Luke is a Singer-Songwriter from Canterbury, Kent. 2019 ended on a high with his first solo tour of the USA and the release of his latest record ‘Journals’ in November. In January 2020 ‘Journals’ was voted ‘Album of the Year’ by the prestigious Fatea Magazine, and by February Luke had completed a tour of Europe and was just about to embark on his next run of dates in the USA. The rest of the year promises to be just as busy and exciting. Read more about Luke here… Read more about Luke here...

Journals Reviewed in Northern Sky Magazine November 2019

November 16, 2019 5:12 pm Comments Off on Journals Reviewed in Northern Sky Magazine November 2019

It’s perhaps remarkable that at just 25, Luke Jackson delivers his fifth album, when some musicians of this age are barely off the starting line. It’s even more remarkable that a 25 year-old can write such a song as “Baby Boomers”, an astute comment on our times, which encapsulates perfectly a young person’s fears. Adopted by the British folk community, Luke’s stylised approach and mannered vocal authority could equally fit neatly into a much wider arena, much in the way of your Ed Sheerans, in fact it’s hard to resist thinking that if only Sheeran’s audience could hear these songs! Co-produced with Dan Lucas by his side, Journals shows a maturity in Luke’s songwriting. If “Baby Boomers” demonstrates Luke’s credentials as a fine chronicler of modern times, even if might be a one-off Billy Bragg/Grace Petrie moment (although “This Ain’t Love (But It’ll Do)” has its moments), then “Home” shows us Luke’s sensitive side, with a powerful love song topped by a show-stopping power ballad vocal performance.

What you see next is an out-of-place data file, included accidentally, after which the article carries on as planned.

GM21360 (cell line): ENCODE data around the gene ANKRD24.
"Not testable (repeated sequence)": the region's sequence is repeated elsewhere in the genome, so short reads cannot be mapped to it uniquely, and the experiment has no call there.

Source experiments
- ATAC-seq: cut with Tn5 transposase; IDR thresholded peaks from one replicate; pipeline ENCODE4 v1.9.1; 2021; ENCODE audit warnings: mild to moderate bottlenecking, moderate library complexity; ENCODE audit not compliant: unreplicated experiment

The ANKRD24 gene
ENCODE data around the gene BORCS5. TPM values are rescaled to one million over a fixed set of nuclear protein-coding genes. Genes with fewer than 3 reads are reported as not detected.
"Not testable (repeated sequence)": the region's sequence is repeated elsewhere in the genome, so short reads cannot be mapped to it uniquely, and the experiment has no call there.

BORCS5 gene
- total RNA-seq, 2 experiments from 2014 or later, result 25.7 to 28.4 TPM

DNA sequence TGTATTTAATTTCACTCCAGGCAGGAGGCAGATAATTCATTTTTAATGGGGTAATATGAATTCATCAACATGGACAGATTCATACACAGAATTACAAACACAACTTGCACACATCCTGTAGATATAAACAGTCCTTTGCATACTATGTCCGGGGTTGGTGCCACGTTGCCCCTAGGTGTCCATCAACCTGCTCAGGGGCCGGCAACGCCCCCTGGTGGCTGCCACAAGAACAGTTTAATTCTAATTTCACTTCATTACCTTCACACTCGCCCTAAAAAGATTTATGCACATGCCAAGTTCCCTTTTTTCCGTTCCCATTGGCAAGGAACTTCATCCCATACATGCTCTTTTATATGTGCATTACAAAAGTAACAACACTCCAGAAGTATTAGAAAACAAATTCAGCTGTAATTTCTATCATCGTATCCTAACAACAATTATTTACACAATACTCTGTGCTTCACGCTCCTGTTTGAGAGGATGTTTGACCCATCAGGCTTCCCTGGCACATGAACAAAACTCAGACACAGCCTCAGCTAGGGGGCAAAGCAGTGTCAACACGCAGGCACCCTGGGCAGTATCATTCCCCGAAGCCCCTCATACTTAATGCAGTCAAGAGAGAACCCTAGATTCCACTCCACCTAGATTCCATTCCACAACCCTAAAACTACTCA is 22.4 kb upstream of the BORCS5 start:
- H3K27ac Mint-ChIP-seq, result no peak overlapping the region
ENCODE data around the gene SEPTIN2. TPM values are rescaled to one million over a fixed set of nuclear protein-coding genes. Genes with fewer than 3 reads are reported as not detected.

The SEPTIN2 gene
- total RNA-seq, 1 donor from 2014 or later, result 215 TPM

The album’s show stopper is probably “Queen in Her Own Way”, which takes us to highly personal territory, a beautiful statement of family love, sung in the third person and addressed to Luke’s father upon the occasion of his Nan’s passing. With a gentle reading of Sandy Denny’s “Who Knows Where the Time Goes” following immediately afterwards, almost as a coda, any Larry David murmurs of disdain are withheld on this occasion. Famously sacrosanct territory it has to be said, with only one truly acceptable re-working, which she did herself for the Unhalfbricking album fifty years ago, it’s completely understandable how irresistible this song can be; it’s a damn good take all the same.

Allan Wilkinson

Categorised in: Reviews

This post was written by Luke

Comments are closed here.